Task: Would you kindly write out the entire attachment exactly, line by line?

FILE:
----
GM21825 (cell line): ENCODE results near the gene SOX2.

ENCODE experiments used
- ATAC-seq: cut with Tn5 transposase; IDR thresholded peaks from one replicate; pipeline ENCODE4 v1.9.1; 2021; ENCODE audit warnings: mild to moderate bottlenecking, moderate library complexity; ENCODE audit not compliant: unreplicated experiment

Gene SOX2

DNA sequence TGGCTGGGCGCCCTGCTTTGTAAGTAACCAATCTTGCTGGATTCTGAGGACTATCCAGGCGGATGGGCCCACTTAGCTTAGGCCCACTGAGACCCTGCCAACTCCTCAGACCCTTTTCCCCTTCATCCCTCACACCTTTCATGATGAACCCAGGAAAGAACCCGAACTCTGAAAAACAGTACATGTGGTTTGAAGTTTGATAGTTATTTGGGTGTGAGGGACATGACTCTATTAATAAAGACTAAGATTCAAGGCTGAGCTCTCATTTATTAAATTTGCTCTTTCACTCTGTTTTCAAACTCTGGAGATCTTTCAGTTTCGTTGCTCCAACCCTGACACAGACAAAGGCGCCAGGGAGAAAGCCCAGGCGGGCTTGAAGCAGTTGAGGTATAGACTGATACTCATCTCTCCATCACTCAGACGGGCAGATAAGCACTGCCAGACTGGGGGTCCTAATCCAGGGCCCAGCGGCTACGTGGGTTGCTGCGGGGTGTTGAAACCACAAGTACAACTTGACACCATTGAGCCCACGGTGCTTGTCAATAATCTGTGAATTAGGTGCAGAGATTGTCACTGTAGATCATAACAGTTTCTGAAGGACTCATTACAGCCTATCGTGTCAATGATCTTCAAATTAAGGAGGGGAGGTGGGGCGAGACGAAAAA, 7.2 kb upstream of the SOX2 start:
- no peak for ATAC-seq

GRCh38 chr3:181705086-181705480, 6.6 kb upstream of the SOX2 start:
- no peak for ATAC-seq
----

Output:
GM21825 (cell line): ENCODE results near the gene SOX2.

ENCODE experiments used
- ATAC-seq: cut with Tn5 transposase; IDR thresholded peaks from one replicate; pipeline ENCODE4 v1.9.1; 2021; ENCODE audit warnings: mild to moderate bottlenecking, moderate library complexity; ENCODE audit not compliant: unreplicated experiment

Gene SOX2

DNA sequence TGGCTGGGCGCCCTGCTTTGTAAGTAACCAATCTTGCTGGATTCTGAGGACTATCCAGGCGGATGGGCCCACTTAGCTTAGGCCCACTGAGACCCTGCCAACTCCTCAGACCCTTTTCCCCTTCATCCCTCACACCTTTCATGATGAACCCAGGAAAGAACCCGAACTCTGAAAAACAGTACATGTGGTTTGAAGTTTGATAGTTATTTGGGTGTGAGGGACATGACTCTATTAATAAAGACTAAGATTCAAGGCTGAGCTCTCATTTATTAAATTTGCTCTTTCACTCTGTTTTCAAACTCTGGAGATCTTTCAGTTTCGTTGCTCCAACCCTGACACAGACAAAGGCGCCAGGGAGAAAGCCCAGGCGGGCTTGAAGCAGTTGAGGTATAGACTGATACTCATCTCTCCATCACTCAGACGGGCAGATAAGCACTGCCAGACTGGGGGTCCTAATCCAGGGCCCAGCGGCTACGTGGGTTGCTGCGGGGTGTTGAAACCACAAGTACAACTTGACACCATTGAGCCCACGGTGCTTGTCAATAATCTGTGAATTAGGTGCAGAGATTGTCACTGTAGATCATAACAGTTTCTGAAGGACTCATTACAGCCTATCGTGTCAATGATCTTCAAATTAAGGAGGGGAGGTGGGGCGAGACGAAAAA, 7.2 kb upstream of the SOX2 start:
- no peak for ATAC-seq

GRCh38 chr3:181705086-181705480, 6.6 kb upstream of the SOX2 start:
- no peak for ATAC-seq